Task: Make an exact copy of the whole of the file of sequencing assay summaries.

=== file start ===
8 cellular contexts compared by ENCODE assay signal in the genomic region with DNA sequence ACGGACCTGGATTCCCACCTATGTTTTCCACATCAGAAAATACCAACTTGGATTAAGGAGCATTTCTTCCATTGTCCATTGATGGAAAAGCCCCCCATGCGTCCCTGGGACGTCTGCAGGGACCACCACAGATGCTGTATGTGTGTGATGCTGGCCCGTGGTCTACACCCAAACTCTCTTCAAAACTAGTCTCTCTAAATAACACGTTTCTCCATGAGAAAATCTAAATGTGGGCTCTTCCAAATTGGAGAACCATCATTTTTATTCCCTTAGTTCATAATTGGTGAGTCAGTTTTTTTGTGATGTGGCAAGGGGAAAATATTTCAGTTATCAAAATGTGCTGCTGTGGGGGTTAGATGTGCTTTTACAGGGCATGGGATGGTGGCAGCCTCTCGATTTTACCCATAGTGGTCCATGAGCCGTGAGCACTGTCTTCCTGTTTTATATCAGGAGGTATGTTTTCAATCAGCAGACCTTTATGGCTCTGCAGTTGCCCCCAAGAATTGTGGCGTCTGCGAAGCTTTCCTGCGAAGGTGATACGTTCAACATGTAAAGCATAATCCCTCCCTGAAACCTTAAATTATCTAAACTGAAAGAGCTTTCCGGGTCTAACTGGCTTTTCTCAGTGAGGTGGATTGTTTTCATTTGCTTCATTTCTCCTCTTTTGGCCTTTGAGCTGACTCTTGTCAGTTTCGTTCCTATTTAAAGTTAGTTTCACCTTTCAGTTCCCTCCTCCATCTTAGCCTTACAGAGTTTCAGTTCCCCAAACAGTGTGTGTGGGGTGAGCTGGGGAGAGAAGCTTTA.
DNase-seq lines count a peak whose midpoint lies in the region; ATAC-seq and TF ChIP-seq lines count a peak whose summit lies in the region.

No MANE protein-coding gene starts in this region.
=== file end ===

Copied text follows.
8 cellular contexts compared by ENCODE assay signal in the genomic region with DNA sequence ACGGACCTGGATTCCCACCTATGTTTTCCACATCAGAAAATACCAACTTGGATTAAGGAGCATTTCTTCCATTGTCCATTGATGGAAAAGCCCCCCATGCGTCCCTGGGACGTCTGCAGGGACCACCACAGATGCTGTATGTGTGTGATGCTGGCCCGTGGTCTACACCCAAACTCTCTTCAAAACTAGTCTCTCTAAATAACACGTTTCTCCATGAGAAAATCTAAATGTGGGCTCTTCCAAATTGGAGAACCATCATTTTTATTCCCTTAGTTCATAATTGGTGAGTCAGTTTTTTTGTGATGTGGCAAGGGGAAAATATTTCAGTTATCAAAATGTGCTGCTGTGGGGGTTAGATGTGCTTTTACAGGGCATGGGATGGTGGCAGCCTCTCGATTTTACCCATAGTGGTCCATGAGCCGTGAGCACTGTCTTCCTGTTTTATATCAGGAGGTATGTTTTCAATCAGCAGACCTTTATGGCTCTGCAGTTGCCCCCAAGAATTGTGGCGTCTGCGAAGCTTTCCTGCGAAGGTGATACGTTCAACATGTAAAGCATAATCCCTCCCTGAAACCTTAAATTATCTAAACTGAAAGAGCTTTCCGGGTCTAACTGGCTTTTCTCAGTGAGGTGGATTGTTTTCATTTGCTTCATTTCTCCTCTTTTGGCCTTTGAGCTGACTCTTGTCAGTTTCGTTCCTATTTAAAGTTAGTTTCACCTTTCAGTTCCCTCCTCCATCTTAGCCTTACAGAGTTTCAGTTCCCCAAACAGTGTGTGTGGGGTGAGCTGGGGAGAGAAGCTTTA.
DNase-seq lines count a peak whose midpoint lies in the region; ATAC-seq and TF ChIP-seq lines count a peak whose summit lies in the region.

No MANE protein-coding gene starts in this region.